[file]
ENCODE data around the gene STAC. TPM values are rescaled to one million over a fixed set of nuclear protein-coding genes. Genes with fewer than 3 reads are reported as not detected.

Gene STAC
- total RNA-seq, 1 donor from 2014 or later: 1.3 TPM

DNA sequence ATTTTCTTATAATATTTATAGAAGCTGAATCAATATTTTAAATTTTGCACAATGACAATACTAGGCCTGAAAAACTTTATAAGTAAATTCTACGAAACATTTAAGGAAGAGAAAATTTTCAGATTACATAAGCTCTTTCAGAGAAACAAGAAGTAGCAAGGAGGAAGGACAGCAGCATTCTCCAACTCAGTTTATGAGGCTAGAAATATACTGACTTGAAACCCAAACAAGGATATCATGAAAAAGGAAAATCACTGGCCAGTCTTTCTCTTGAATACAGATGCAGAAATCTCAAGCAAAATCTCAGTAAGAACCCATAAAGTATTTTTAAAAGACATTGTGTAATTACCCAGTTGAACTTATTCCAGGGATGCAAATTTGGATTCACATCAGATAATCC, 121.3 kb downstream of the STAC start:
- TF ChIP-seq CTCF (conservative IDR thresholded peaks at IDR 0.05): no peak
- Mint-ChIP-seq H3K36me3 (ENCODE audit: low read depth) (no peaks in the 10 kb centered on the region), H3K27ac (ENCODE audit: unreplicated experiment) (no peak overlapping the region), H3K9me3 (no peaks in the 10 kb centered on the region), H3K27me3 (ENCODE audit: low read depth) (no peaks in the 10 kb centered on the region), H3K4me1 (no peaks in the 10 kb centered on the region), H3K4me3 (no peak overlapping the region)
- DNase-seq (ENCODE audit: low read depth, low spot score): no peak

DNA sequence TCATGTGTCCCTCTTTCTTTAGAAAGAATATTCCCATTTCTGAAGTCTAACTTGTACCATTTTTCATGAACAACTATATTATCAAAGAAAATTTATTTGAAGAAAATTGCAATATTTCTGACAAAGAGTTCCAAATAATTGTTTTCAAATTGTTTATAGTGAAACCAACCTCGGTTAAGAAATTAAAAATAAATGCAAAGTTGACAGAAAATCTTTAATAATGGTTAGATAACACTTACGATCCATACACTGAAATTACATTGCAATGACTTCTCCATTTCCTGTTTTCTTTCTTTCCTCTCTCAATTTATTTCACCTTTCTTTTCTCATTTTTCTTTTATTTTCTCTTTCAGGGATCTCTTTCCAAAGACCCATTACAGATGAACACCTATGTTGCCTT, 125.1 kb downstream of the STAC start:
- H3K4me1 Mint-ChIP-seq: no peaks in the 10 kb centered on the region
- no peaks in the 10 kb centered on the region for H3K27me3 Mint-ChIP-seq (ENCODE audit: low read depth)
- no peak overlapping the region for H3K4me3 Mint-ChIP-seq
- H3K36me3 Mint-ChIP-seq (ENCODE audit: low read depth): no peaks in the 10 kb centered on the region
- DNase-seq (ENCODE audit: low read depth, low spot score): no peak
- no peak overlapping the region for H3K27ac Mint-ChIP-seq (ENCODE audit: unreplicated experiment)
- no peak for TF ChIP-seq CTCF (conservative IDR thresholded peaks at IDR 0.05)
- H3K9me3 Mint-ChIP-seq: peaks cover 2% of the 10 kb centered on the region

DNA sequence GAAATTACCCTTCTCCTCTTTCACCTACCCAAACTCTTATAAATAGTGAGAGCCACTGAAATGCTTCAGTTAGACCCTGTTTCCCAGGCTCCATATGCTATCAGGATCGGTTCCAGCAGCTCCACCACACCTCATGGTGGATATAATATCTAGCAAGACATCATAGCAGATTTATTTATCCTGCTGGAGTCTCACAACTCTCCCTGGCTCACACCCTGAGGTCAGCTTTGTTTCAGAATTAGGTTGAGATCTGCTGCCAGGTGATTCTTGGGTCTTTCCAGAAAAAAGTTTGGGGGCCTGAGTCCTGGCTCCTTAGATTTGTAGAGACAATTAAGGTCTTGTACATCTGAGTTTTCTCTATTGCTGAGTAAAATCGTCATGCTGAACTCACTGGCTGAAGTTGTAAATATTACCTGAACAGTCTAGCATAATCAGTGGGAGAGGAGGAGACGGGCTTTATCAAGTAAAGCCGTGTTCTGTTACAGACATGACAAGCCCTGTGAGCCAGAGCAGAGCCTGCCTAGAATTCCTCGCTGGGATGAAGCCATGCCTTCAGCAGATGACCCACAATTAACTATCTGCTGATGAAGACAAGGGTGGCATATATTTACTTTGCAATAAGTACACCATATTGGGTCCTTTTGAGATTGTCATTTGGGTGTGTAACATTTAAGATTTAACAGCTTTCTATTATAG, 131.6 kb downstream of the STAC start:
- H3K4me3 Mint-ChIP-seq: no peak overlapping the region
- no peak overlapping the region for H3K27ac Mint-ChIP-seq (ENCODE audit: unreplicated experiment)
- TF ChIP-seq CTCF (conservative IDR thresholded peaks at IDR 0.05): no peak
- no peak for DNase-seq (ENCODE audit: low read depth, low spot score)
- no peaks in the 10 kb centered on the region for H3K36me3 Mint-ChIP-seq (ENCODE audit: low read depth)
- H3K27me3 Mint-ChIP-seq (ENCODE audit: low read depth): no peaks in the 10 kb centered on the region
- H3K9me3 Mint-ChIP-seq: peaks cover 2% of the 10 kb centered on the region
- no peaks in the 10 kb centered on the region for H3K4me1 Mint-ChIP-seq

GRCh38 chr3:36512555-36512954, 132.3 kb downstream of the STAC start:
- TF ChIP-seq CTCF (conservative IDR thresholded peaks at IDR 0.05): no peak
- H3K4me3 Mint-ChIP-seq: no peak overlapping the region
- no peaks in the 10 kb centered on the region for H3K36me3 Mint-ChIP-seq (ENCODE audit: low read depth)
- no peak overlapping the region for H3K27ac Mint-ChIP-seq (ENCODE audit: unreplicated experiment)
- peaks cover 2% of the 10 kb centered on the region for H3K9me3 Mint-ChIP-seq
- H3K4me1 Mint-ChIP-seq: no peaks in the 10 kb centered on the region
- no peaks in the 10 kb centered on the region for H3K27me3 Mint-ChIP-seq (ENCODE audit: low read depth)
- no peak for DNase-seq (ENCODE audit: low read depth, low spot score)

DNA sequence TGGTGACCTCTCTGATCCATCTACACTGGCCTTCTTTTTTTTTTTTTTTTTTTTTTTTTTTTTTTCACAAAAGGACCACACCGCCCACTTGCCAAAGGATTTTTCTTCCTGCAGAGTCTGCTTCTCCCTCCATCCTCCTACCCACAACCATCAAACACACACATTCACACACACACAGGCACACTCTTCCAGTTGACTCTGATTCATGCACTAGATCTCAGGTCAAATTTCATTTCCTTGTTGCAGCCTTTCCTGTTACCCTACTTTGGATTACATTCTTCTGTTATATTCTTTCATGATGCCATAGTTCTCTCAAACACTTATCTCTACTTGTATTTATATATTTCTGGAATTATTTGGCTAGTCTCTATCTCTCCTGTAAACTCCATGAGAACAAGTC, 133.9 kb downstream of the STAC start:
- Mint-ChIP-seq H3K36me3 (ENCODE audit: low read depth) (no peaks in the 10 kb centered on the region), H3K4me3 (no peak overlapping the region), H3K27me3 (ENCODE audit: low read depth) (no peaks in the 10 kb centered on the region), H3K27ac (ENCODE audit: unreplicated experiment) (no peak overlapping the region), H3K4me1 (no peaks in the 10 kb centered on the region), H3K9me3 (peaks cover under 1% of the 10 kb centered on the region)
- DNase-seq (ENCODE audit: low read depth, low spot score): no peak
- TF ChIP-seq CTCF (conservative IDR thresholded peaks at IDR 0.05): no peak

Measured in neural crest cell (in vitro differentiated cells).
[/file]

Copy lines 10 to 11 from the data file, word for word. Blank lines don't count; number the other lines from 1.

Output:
- no peaks in the 10 kb centered on the region for H3K27me3 Mint-ChIP-seq (ENCODE audit: low read depth)
- no peak overlapping the region for H3K4me3 Mint-ChIP-seq